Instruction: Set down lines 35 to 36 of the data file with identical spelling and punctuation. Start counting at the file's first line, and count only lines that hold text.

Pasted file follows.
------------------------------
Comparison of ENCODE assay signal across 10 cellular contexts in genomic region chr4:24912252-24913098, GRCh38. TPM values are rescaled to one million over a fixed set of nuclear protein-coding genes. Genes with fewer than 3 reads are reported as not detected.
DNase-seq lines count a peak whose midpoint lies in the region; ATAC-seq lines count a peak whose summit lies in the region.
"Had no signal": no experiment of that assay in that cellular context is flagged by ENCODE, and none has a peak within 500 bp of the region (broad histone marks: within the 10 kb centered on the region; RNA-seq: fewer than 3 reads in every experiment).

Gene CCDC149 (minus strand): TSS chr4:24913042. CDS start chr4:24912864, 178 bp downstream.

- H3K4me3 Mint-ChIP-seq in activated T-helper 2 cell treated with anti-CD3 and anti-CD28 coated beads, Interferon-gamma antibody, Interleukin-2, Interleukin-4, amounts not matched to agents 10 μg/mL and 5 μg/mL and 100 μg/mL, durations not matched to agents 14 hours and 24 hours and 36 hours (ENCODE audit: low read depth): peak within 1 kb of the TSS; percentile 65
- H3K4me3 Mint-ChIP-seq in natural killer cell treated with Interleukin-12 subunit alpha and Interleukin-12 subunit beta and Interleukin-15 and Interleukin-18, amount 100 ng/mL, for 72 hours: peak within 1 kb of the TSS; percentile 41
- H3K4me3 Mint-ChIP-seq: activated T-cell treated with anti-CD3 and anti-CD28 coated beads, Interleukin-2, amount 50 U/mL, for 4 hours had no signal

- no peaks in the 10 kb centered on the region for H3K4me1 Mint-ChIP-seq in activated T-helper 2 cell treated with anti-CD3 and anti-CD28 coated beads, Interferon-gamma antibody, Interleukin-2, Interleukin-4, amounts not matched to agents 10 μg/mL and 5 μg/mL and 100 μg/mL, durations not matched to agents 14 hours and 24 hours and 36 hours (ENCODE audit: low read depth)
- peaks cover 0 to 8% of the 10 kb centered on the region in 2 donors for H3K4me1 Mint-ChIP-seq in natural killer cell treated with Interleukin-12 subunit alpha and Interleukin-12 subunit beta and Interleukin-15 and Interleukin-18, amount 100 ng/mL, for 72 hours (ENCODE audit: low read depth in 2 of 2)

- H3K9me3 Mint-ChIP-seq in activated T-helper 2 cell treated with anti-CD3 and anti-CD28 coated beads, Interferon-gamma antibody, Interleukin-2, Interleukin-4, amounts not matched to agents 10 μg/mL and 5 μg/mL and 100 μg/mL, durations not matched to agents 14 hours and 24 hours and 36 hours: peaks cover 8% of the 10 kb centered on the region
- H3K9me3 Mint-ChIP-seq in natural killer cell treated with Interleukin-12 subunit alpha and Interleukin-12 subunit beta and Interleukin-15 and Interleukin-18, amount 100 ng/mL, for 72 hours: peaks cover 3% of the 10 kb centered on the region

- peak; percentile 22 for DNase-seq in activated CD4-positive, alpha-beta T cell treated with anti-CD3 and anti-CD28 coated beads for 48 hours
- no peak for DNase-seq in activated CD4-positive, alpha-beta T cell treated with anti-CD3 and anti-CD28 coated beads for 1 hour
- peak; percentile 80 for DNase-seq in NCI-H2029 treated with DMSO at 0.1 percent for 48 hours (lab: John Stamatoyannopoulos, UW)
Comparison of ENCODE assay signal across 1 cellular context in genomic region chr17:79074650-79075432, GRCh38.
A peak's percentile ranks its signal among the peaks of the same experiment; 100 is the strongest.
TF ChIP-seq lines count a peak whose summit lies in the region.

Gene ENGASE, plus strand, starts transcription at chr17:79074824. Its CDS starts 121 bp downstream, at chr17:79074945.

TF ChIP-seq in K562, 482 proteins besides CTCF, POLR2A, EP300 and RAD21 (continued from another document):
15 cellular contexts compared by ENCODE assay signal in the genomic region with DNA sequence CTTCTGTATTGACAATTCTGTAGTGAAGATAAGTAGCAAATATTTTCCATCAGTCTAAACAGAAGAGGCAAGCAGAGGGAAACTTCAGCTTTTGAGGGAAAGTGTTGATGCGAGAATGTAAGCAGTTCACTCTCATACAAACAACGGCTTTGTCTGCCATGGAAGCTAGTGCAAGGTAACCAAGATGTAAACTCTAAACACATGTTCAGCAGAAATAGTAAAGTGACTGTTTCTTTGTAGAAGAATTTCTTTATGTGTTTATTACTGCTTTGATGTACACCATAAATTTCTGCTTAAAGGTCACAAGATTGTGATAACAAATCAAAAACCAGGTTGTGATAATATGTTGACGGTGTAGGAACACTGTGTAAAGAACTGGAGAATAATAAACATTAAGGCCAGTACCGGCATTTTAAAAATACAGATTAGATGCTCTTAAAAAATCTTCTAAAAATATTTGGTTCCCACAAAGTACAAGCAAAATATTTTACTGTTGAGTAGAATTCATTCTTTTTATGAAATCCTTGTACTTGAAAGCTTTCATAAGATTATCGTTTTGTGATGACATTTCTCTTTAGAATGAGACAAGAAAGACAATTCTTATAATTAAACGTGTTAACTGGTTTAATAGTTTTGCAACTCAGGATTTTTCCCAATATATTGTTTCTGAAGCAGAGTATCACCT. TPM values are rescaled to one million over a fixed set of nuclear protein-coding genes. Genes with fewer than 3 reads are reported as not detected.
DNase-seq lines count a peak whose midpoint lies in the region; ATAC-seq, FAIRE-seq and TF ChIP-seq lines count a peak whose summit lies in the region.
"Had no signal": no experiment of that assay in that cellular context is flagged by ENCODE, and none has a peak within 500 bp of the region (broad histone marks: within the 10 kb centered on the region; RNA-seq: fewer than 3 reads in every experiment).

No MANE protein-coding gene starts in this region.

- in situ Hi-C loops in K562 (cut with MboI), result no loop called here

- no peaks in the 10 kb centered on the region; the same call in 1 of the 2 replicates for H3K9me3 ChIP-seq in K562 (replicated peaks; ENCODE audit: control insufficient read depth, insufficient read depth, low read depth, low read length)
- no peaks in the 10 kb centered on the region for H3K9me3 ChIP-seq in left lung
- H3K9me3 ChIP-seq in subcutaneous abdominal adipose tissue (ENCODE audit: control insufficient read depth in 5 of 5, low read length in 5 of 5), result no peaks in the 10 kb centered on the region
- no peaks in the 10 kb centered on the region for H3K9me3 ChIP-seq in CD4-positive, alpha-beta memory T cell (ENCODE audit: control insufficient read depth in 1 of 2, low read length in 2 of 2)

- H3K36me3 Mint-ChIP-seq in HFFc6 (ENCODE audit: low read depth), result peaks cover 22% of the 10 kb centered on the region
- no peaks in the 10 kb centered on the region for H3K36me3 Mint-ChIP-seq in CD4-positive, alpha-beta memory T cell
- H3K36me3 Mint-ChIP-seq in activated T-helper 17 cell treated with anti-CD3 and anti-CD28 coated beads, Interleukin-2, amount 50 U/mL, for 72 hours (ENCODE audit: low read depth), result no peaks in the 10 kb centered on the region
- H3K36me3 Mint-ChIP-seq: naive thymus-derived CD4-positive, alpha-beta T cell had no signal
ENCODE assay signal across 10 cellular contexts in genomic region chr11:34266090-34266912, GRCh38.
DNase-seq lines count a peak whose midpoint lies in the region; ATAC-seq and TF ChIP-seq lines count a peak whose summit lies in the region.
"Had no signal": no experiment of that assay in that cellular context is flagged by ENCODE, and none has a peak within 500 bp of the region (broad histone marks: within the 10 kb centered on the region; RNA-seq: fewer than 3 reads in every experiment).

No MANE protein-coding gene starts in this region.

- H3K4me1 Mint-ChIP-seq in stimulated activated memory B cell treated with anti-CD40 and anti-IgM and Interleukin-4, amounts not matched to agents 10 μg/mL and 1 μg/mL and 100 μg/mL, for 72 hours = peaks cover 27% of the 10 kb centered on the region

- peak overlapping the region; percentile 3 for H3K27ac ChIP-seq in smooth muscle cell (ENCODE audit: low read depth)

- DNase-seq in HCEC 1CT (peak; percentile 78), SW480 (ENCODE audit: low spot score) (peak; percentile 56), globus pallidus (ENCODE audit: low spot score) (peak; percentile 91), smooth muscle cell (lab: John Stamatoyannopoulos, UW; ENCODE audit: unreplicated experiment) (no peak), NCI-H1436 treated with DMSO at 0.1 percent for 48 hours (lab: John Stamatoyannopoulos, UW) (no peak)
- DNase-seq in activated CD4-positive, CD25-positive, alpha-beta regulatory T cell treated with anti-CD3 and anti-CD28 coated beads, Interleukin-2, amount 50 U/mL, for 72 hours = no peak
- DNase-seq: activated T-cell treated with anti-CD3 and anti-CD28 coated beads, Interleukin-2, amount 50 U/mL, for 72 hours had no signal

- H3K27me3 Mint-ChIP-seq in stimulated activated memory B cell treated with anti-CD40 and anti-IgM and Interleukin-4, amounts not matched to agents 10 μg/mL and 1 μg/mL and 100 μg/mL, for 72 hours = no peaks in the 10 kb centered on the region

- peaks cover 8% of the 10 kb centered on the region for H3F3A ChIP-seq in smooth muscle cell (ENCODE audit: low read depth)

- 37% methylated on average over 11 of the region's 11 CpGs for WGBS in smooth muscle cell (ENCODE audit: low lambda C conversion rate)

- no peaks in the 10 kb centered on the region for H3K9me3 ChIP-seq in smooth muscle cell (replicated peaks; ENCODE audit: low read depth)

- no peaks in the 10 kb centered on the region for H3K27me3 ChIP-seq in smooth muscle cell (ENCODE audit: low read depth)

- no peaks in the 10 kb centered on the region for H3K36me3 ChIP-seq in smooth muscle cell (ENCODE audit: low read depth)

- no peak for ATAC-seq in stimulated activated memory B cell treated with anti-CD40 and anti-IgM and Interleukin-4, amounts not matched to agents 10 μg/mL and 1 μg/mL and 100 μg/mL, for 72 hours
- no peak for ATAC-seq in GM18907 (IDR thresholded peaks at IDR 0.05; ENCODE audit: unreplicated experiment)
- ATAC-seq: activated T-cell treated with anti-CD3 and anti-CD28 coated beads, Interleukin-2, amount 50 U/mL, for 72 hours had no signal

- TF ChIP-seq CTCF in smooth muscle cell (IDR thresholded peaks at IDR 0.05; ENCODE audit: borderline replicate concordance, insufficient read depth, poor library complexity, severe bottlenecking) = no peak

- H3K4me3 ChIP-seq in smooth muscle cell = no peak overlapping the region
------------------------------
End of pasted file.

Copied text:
"Had no signal": no experiment of that assay in that cellular context is flagged by ENCODE, and none has a peak within 500 bp of the region (broad histone marks: within the 10 kb centered on the region; RNA-seq: fewer than 3 reads in every experiment).

No MANE protein-coding gene starts in this region.